Experience would suggest that it is highly improbable that one woman, acting alone, could have committed the double murders in Bali, but this kind of reasoning is not admissible as evidence in a court of law.
It is true that in requesting detention, prosecutors do not need to prove that the facts of the case establish the accused’s guilt beyond reasonable doubt. They only need to provide adequate evidence to show that there are sufficient grounds to strongly suspect that the accused is guilty.
However, when applying for the detention of the accused in the Bali case, prosecutors failed to produce key evidence, such as a murder weapon or bloodstained clothes. They had also found no trace of evidence in the vehicle that they suspected was used to transport the corpses. Perhaps, the prosecutors thought that the contradictory statements of the main suspects, some scraps of paper, or conjecture about what appears to be “obvious,” or rumors are enough to support their case. If so, the evidence will be highly unconvincing, and they will find it very hard to build a case against the accused. This also exposes the bad practice that prosecutors have of detaining suspects first, and then looking for evidence against them.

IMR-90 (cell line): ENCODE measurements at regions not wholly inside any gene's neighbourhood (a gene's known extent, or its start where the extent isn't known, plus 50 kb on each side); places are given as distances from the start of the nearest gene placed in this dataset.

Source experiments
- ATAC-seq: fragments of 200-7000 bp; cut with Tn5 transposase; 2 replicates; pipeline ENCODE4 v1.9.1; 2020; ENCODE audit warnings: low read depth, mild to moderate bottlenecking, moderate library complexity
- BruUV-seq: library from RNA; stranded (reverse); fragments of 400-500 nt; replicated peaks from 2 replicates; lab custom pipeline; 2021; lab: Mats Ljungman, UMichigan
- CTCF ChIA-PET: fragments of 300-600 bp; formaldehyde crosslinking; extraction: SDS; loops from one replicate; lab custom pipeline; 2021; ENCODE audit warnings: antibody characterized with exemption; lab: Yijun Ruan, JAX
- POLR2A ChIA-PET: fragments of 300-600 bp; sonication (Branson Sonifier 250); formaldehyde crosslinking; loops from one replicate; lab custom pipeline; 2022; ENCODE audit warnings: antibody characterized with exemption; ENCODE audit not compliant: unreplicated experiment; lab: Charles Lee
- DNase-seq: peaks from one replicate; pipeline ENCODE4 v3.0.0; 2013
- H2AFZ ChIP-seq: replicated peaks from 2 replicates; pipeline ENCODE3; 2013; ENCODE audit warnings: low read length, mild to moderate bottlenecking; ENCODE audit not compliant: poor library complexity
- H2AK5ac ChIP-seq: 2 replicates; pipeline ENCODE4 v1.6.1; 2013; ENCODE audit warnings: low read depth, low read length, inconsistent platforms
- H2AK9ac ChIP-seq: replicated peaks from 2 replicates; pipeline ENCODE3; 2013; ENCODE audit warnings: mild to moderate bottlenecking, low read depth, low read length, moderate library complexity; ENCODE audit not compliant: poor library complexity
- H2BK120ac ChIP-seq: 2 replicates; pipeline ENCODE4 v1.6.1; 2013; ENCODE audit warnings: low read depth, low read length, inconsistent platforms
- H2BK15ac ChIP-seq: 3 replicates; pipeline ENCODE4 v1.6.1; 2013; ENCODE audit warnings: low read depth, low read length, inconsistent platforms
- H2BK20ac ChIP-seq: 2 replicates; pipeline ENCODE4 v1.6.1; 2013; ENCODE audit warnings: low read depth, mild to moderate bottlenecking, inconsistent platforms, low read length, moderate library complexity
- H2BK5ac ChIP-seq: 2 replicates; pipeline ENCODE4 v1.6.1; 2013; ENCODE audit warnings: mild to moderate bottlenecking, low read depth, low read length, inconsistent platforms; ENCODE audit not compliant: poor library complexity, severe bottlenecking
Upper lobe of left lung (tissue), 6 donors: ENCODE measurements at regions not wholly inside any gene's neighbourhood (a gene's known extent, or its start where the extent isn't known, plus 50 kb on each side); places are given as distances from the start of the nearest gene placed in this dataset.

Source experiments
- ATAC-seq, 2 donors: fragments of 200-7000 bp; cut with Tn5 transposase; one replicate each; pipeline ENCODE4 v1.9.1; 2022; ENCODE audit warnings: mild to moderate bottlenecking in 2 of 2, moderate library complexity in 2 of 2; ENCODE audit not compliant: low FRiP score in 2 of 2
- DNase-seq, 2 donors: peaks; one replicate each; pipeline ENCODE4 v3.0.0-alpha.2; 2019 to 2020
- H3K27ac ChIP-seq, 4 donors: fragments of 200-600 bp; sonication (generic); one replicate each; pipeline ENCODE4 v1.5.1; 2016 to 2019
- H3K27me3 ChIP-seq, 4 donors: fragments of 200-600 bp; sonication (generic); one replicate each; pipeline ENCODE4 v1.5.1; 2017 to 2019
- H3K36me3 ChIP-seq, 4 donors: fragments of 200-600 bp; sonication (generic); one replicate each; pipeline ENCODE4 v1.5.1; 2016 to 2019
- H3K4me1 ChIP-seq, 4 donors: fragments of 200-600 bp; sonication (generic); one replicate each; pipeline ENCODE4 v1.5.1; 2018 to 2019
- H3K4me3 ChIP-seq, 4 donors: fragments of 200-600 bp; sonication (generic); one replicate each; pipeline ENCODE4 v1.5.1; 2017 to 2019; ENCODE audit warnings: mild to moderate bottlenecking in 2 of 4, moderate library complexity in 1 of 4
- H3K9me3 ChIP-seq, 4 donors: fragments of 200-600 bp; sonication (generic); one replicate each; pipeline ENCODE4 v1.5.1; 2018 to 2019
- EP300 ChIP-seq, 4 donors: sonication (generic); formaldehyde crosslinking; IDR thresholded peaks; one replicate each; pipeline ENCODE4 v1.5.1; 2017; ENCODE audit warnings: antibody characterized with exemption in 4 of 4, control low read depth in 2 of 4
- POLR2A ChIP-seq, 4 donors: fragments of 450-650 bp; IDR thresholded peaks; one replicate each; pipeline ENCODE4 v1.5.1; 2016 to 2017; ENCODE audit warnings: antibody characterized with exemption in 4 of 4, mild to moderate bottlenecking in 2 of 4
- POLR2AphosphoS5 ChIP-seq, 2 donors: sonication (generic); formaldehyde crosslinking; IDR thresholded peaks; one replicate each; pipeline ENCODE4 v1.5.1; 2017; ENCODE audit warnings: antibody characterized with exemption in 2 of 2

Based on the principle of the presumption of innocence, detention should not be the first choice for securing the accused and preserving evidence. Rather, it should be the last resort. If such an approach gives some people an opportunity that they can exploit to their own advantage, the blame should not fall on judges, but rather on investigative departments that are not proactive or professional enough, as well as prosecutors who are too hasty and careless about applying for suspects to be placed in detention.
Wu Ching-chin is an assistant professor in the Department of Financial and Economic Law at Aletheia University.
Translated by Drew Cameron